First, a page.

"What sorts of food would you recommend here?" she asks.

I shrug again. "Their burgers and fries are good," I say. "Anything resembling fish I would stay away from."

She squints at the menu for a second longer, then places it down with a sigh. A secretive smile flicks across her face, the hints of it still tugging at the corners of her mouth. She looks far too cute doing that.

The waiter comes back around. He whisks the pen he has tucked behind his ear out and poises it at his notepad.

"Are you ready to order?"

We nod. I gesture at Konoka. He looks at her expectantly. She nods her head at me. I roll my eyes.

"I'll have a buffalo wrap please," I inform him.

Across the table, Konoka looks surprised and a little alarmed. The small smile has disappeared off her face.

"I'll uh, have the same thing?" she says.

As soon as the waiter has left, Konoka grabs my hand urgently and says, "Secchan, what did I just order?"

"A buffalo wrap?" I answer, a little confused.

"Is there-" her eyes bulge out, "is there real buffalo in there?"

I can't help it. I burst out into laughter. After I calm down I explain to her what a buffalo wrap is. She starts giggling too, until she suddenly realizes again what she has ordered.

"But Secchan, I don't like spicy things!"

I shrug mischievously. She mock-glares at me.

"Seccch-" she begins to whine, but stops mid-sentence. She seems to have suddenly remembered that we are not friends anymore.

"Oh, fuck whatever they told me to call you," she grumbles to herself.

I jump in surprise.

"Swearing?"

She smirks at me. Her cool demeanor is completely gone.

"You should hear what I say to my dear grandfather these days. He's still trying to set me up with a lovely husband in a respectable profession with oodles of money to pamper me to death."

I nod in sympathy.

"I don't even think he realizes that I'm not interested in men!" she rants.

I nod in mock sympathy. Konoka scowls at me.

"Well it's not like you've told him," I point out.

She scowls even more.

"Actually, I did. His reaction was to introduce me to younger men instead. He thought by men I meant I didn't like older men."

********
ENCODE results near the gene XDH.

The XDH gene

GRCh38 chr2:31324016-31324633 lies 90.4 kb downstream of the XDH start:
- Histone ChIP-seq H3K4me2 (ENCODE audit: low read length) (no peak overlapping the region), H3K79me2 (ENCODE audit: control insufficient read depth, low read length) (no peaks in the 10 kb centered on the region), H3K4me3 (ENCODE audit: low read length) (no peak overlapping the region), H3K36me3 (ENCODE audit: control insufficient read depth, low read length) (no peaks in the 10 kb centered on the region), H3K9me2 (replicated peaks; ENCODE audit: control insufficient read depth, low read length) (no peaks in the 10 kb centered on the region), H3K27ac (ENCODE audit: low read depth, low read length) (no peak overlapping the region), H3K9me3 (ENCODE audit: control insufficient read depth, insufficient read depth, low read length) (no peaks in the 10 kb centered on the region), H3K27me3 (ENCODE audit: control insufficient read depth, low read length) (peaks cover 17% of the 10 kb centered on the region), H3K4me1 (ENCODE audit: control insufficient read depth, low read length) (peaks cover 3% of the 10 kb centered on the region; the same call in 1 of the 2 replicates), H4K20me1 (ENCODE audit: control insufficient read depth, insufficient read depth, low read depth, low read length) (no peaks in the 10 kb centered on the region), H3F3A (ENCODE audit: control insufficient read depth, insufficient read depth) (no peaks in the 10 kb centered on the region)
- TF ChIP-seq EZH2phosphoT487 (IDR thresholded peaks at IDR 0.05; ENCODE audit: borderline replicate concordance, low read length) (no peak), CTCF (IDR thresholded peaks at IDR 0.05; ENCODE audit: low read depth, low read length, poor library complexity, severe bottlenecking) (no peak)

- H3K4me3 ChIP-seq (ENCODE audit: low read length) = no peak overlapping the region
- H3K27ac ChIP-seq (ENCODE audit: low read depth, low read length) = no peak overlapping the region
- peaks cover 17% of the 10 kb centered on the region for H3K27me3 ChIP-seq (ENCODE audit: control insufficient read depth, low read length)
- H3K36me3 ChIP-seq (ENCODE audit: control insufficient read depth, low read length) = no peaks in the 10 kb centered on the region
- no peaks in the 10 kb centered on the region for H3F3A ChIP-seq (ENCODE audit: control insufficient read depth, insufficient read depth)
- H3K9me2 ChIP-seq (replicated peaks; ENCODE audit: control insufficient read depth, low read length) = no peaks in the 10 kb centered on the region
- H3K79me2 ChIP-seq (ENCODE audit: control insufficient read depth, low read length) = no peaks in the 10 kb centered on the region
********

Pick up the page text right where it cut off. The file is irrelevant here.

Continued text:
"Maybe you should grow a Mohawk instead," I muse, "That would definitely make him wonder about some things."

Konoka looks horrified.

"And you know," I continue, "you could color it all sorts of great fluorescent colors…"

Konoka looks like she is going to cry at the idea of doing all those terrible things to her hair.

"I'm kidding, of course," I say hurriedly, "it was just an idea."

She pauses.

"Well," she says, "I suppose I could die my hair pink."

I have an irresistible urge to smile. I smile.

"You're so girly."

She glares. The waiter chooses then to arrive with our orders, setting identical plates of glowing red buffalo chicken wraps in front of us. He flutters off as Konoka prods her buffalo wrap dubiously.

"It's… glowing."

"I know," I say, before biting into my wrap.

Konoka picks up the wrap hesitantly and takes a tiny bite into it. Her eyes begin to water.

"It's, it's it's so spiiiicyyyy!" she wails, tears streaming out of her eyes.

"Konoka-san," I announce through my mouthful of food, "you are so. Girly."

She blinks, and then for some reason suddenly begins to laugh. I don't know why, but I begin to laugh too; chunks of buffalo chicken spray out of my mouth, and even as I choke in embarrassment I laugh more and more.

It feels comfortable.


Somehow we end up taking a taxi to Konoka's mansion; I think Konoka invited me there. We spend the entire ride telling childhood stories to each other and laughing at our stupidity. But we don't tread beyond that area.

When we get there, Konoka strides leisurely towards the double oak front doors, but I rear back, suddenly overtaken by cowardice. I don't want to be seen by the guards and the maids. Konoka, ever observant, takes my hand and walks around through the bramble bushes and a grove of orange trees to the left side of her mansion instead.

She points up to a window on the third floor, adorned by hunter green and brown polka-dot curtains. Light peeps through them.

"That's my room," she whispers. She scurries underneath the window, where I notice a ladder is hiding. I walk over to help her upright the ladder.

"You do this often?"

"I do a lot of things, now."

We climb the steps quietly, making sure not to disturb the sentries. Somehow I'm sure they know about this, because if they didn't they would be very bad guards indeed and would likely have been fired long ago. Konoka confirms this by simply pushing her ladder over once we're in the room, letting it fall with a loud crash.

"I think the only person who probably didn't hear that was your grandfather," I remark dryly.

"I know," she replies, "isn't it great?"